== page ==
The other day was one of these blah days. I was soaked by the time I got home. I ditched my bag on the floor and grabbed the camera with my favourite prime lens for a quick photo shoot—I wasn’t going to get any wetter.
Monthly Archives: October, 2011
I’m very ashamed to say that, for the past…er, 8 years, the pumpkin carving duty was often performed by my Chinese in-laws.
But this year, we decided to tackle the chore.
Cut me some slack, okay? Back in the days, October 31st was just a regular day in France—no pumpkin, no sugar-high kids, no candies.
North Americans take Halloween seriously. As soon as the back-to-school displays are gone, they are replaced by gooey candies and a wide range of merchandises sporting skulls, bats, pumpkins, skeletons and the like. Be afraid, be very afraid…
My story with Canadian cinema didn’t start very well. When I first came here, Feng dragged me to see Men with Brooms. Keeping in mind I barely spoke English and didn’t know much about Canada, I automatically assumed it was a comedy about… guys doing housekeeping, a bit like Mrs. Doubtfire. Well, turned out it was a movie about curling. I didn’t even know curling was a sport.
Soon, a long horde of newly-deads, including Colonel Khadafy, marched down Saint Patrick Street, blocking the traffic and scaring passer-by. Ottawa citizens stood no chance against the zombies, lurching and groaning for brains. The police could barely contain the madness. I stood on the side, trying to document the apocalyptic invasion. I risked my life for these pictures.
During the Thanksgiving long weekend, we enjoyed amazingly hot weather and we decided to spend the day in Ogdensburg, NY State. We always pass through the town but never really stopped to appreciate it. Time to do it justice under a beautiful Indian summer sun.
Observe the picture. Sure, nothing special, just a regular road in suburbia. Cars, lights, advertising on the side… and a frog dancing and waving on the traffic island.
Yes, a frog.
Oh, don’t you have men dressed as frogs dancing in the middle of traffic in your country? Aw, that sucks, sorry about that. You must live in a boring place.
Weather-permitting, I’m still looking for beautiful fall sceneries in Ottawa—this is the perks of living…
Last Saturday began “Occupy Ottawa”, a movement modelled on the Occupy Wall Street demonstrations in New York. Lots of people showed up at Confederation Park despite the cold and the rain and it was very interesting to watch. I stayed there most of the afternoon for the General Assembly during which were voted the basics of the movement (where, why, how etc.).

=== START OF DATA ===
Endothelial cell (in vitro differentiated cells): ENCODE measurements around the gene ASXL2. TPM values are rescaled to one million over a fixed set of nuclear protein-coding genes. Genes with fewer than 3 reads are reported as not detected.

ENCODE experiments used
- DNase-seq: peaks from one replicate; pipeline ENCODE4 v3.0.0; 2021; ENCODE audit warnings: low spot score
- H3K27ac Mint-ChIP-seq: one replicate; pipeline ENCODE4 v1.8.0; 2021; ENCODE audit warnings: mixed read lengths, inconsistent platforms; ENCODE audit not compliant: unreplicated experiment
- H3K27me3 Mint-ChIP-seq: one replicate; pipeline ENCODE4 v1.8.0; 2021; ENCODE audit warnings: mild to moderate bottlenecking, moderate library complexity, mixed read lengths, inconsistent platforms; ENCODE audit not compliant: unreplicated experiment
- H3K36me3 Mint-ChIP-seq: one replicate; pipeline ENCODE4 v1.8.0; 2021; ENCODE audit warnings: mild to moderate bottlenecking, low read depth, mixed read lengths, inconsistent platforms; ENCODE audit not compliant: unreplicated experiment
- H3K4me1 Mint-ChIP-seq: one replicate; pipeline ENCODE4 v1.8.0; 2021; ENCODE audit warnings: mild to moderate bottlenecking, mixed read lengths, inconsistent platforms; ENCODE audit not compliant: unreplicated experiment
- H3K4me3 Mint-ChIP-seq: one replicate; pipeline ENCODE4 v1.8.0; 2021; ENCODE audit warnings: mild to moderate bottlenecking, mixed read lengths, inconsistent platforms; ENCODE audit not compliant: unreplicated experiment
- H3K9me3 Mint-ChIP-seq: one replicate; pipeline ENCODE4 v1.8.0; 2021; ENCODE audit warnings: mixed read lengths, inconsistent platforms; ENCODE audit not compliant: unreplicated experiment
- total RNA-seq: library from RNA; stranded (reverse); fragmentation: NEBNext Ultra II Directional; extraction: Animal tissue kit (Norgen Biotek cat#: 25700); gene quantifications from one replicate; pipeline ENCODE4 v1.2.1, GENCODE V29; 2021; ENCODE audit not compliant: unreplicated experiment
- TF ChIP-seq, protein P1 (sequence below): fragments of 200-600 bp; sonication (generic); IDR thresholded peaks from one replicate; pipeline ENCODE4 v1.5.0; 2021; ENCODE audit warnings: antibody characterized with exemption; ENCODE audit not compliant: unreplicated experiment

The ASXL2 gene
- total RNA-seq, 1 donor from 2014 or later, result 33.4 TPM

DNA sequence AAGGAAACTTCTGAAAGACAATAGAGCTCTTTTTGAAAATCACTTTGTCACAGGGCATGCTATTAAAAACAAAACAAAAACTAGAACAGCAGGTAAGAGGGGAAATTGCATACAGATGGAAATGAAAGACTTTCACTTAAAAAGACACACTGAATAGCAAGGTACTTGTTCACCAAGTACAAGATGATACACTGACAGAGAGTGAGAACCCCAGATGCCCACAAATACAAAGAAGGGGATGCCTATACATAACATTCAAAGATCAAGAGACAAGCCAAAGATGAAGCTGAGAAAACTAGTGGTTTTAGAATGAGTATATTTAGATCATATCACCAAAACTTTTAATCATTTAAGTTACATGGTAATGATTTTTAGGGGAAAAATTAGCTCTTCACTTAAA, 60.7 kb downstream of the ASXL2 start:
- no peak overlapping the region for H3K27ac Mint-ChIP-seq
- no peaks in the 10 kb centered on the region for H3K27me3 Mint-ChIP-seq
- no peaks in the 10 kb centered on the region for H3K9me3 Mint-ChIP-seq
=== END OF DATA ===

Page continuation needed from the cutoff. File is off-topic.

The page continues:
Last Saturday, sunset came to me. After a drink in the Byward, I was crossing Mackenzie King Bridge to go for sushi in Chinatown when I noticed the tall buildings in the downtown core were set against light pink hues. I started shooting (the friend I was with was patient!) and a few minutes later, when I turned around, the Parliament’s dark silhouette stood out against the orange and yellow background.
Right after it was announced Steve Jobs passed away, the Apple Store at the Rideau Centre became an impromptu memorial to his legacy. It started with one post-it note, then two, three… and now the entire glass door that separate the two entrances is covered with little notes, some witty or empathic, written in different languages.
This Thanksgiving weekend was amazingly hot, with temperatures in the mid-20°C. It’s hard to believe…
Dating is so heavily codified you’d need The Da Vinci Code’s symbologist to understand all the subtleties. It starts in high school, where guys are supposed to take women to the prom—a relatively formal event for which women shop for princess dresses and guys really hope to take that dress out in the car at the end of the night. And dating apparently only ends when, as Beyoncé put it, you “put a ring on it”.
A while ago, Nigel tagged me for the popular Seven Things About Me meme. I completed it twice in the past, but the last time was in April 2008—so I figured I was due for a newer version.
The campaign signs are back. On October 6, we were called to the voting booth once again, this time for the Ontario provincial elections.
I knew who I was not voting for (yes Conservative Party, I’m looking at you) but I was undecided between NDP and Liberal until the last minute. No matter what I ultimately decided, I wish political parties would stop polling me over the phone during dinnertime.
Alright, I was never 500 pounds neither I am 100 pounds today. I’m average. I’ve never been described as “skinny” or “thin” but again, at 5’7, I’m not a tiny little thing so I’m not aiming for that. My weight hasn’t changed in the past three years and I’m about the same as when I came to Canada in 2004.
But moving to Canada played havoc with my body, especially in the first few years.
When I first came to Canada, I used to laugh at what locals considered “historic”. These stores boasting to have been in business for a mere twenty years and these “old” buildings dating back to the 1950s didn’t exactly impress me. The apartment I grew up in in France was at least a century older!
This is not to say that there aren’t interesting pieces of history in the region—Watson’s Mill is one example, and it’s actually pretty old, dating back to 1860.
I started this blog from scratch and I think I made just about every single mistake possible because I didn’t know anything about blogging. Looking back at screenshots of my first blog, I cringe. I know better now.
To close the All About Blogging series, I’d like to share these 10 blogging basics I learned.